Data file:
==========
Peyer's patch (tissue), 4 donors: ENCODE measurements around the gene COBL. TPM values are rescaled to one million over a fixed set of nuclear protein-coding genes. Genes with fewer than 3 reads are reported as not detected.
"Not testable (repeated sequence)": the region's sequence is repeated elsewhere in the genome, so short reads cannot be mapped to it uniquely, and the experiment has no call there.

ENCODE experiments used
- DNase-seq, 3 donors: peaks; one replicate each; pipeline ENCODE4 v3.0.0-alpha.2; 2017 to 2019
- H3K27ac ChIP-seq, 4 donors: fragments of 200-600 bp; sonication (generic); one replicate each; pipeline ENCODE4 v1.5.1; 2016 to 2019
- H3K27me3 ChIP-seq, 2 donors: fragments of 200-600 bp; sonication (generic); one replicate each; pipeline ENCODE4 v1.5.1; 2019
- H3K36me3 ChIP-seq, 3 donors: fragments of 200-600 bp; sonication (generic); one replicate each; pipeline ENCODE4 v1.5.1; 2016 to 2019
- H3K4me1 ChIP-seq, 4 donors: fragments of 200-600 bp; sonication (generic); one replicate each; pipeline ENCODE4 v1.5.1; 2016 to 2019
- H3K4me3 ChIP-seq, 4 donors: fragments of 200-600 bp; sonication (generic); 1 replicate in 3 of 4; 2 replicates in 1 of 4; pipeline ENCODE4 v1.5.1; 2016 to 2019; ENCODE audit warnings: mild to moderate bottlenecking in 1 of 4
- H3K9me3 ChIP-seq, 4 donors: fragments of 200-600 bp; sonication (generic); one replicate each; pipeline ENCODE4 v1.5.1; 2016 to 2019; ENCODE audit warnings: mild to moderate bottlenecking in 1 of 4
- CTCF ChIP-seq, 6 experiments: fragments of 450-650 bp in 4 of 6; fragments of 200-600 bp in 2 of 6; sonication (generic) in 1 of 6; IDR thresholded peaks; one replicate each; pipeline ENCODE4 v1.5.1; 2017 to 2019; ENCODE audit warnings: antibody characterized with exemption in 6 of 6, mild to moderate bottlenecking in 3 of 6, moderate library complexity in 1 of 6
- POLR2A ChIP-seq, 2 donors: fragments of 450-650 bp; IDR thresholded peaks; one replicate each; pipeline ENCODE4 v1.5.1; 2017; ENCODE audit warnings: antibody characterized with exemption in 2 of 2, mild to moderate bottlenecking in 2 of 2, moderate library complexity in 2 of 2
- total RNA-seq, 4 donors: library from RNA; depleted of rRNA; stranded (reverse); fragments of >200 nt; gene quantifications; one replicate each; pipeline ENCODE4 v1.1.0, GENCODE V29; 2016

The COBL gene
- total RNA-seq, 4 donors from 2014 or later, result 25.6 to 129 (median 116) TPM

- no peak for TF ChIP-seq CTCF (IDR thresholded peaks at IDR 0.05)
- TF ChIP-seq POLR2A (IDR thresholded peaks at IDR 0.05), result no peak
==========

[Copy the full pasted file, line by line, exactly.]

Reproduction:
Peyer's patch (tissue), 4 donors: ENCODE measurements around the gene COBL. TPM values are rescaled to one million over a fixed set of nuclear protein-coding genes. Genes with fewer than 3 reads are reported as not detected.
"Not testable (repeated sequence)": the region's sequence is repeated elsewhere in the genome, so short reads cannot be mapped to it uniquely, and the experiment has no call there.

ENCODE experiments used
- DNase-seq, 3 donors: peaks; one replicate each; pipeline ENCODE4 v3.0.0-alpha.2; 2017 to 2019
- H3K27ac ChIP-seq, 4 donors: fragments of 200-600 bp; sonication (generic); one replicate each; pipeline ENCODE4 v1.5.1; 2016 to 2019
- H3K27me3 ChIP-seq, 2 donors: fragments of 200-600 bp; sonication (generic); one replicate each; pipeline ENCODE4 v1.5.1; 2019
- H3K36me3 ChIP-seq, 3 donors: fragments of 200-600 bp; sonication (generic); one replicate each; pipeline ENCODE4 v1.5.1; 2016 to 2019
- H3K4me1 ChIP-seq, 4 donors: fragments of 200-600 bp; sonication (generic); one replicate each; pipeline ENCODE4 v1.5.1; 2016 to 2019
- H3K4me3 ChIP-seq, 4 donors: fragments of 200-600 bp; sonication (generic); 1 replicate in 3 of 4; 2 replicates in 1 of 4; pipeline ENCODE4 v1.5.1; 2016 to 2019; ENCODE audit warnings: mild to moderate bottlenecking in 1 of 4
- H3K9me3 ChIP-seq, 4 donors: fragments of 200-600 bp; sonication (generic); one replicate each; pipeline ENCODE4 v1.5.1; 2016 to 2019; ENCODE audit warnings: mild to moderate bottlenecking in 1 of 4
- CTCF ChIP-seq, 6 experiments: fragments of 450-650 bp in 4 of 6; fragments of 200-600 bp in 2 of 6; sonication (generic) in 1 of 6; IDR thresholded peaks; one replicate each; pipeline ENCODE4 v1.5.1; 2017 to 2019; ENCODE audit warnings: antibody characterized with exemption in 6 of 6, mild to moderate bottlenecking in 3 of 6, moderate library complexity in 1 of 6
- POLR2A ChIP-seq, 2 donors: fragments of 450-650 bp; IDR thresholded peaks; one replicate each; pipeline ENCODE4 v1.5.1; 2017; ENCODE audit warnings: antibody characterized with exemption in 2 of 2, mild to moderate bottlenecking in 2 of 2, moderate library complexity in 2 of 2
- total RNA-seq, 4 donors: library from RNA; depleted of rRNA; stranded (reverse); fragments of >200 nt; gene quantifications; one replicate each; pipeline ENCODE4 v1.1.0, GENCODE V29; 2016

The COBL gene
- total RNA-seq, 4 donors from 2014 or later, result 25.6 to 129 (median 116) TPM

- no peak for TF ChIP-seq CTCF (IDR thresholded peaks at IDR 0.05)
- TF ChIP-seq POLR2A (IDR thresholded peaks at IDR 0.05), result no peak